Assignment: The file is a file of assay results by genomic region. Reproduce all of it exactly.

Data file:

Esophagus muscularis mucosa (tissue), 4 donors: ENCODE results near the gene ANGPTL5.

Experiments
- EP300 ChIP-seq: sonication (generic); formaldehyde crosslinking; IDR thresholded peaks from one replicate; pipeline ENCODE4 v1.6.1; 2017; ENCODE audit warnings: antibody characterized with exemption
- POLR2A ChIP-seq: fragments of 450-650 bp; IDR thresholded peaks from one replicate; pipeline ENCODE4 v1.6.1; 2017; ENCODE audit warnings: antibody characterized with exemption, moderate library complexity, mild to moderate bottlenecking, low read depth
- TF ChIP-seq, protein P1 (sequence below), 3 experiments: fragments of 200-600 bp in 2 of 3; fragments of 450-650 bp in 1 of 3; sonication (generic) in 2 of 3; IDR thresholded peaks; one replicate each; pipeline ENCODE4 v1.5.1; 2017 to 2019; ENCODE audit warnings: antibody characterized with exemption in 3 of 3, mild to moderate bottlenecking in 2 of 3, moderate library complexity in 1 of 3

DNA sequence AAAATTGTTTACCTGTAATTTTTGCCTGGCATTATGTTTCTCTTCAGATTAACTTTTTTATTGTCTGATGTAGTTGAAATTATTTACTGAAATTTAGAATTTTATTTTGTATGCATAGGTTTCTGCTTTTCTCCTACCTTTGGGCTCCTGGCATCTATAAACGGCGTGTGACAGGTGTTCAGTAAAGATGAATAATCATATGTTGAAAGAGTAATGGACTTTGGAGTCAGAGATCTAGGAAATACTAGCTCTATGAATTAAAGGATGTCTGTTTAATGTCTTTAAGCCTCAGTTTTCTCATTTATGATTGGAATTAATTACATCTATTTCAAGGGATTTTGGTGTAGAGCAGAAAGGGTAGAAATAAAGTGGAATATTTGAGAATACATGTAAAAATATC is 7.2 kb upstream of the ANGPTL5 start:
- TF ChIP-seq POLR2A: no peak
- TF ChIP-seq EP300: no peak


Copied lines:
Esophagus muscularis mucosa (tissue), 4 donors: ENCODE results near the gene ANGPTL5.

Experiments
- EP300 ChIP-seq: sonication (generic); formaldehyde crosslinking; IDR thresholded peaks from one replicate; pipeline ENCODE4 v1.6.1; 2017; ENCODE audit warnings: antibody characterized with exemption
- POLR2A ChIP-seq: fragments of 450-650 bp; IDR thresholded peaks from one replicate; pipeline ENCODE4 v1.6.1; 2017; ENCODE audit warnings: antibody characterized with exemption, moderate library complexity, mild to moderate bottlenecking, low read depth
- TF ChIP-seq, protein P1 (sequence below), 3 experiments: fragments of 200-600 bp in 2 of 3; fragments of 450-650 bp in 1 of 3; sonication (generic) in 2 of 3; IDR thresholded peaks; one replicate each; pipeline ENCODE4 v1.5.1; 2017 to 2019; ENCODE audit warnings: antibody characterized with exemption in 3 of 3, mild to moderate bottlenecking in 2 of 3, moderate library complexity in 1 of 3

DNA sequence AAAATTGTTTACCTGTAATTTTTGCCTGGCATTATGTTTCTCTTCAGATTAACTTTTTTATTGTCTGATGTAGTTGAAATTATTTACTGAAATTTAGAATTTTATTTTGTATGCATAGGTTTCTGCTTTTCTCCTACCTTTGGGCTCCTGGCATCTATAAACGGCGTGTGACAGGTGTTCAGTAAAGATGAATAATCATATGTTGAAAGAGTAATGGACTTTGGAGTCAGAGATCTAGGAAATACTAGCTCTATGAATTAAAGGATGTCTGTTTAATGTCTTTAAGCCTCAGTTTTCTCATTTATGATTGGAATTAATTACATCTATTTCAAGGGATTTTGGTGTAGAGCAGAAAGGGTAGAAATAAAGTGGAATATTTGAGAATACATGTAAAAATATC is 7.2 kb upstream of the ANGPTL5 start:
- TF ChIP-seq POLR2A: no peak
- TF ChIP-seq EP300: no peak